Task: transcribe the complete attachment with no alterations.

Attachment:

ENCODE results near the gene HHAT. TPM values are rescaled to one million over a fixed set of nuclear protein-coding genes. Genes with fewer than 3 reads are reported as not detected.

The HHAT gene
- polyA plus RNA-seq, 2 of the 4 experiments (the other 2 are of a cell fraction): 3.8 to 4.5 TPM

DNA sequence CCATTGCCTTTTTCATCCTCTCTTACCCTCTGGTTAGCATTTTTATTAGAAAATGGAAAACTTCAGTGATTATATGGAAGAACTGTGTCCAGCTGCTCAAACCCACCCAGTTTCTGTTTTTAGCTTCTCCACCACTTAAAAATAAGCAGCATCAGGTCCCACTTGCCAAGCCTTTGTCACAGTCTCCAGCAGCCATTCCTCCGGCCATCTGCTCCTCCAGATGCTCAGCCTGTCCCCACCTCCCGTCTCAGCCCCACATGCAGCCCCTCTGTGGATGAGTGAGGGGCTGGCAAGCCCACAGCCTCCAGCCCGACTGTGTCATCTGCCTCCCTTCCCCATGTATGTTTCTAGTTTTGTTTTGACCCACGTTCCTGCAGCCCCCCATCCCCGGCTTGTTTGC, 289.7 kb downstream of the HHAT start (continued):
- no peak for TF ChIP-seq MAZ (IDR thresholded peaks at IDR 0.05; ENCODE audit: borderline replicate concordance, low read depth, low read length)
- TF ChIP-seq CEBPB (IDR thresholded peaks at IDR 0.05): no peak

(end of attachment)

ENCODE results near the gene HHAT. TPM values are rescaled to one million over a fixed set of nuclear protein-coding genes. Genes with fewer than 3 reads are reported as not detected.

The HHAT gene
- polyA plus RNA-seq, 2 of the 4 experiments (the other 2 are of a cell fraction): 3.8 to 4.5 TPM

DNA sequence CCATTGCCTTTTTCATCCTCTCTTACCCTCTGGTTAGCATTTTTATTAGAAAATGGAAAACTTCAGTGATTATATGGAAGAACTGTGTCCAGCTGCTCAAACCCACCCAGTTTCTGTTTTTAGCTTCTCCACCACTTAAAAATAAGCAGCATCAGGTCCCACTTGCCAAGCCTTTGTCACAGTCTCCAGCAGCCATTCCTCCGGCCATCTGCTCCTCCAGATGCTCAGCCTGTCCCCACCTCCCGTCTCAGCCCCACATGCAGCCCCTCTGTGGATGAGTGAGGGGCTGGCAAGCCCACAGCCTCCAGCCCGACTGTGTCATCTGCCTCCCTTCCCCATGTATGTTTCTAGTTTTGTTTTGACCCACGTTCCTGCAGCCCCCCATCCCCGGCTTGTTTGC, 289.7 kb downstream of the HHAT start (continued):
- no peak for TF ChIP-seq MAZ (IDR thresholded peaks at IDR 0.05; ENCODE audit: borderline replicate concordance, low read depth, low read length)
- TF ChIP-seq CEBPB (IDR thresholded peaks at IDR 0.05): no peak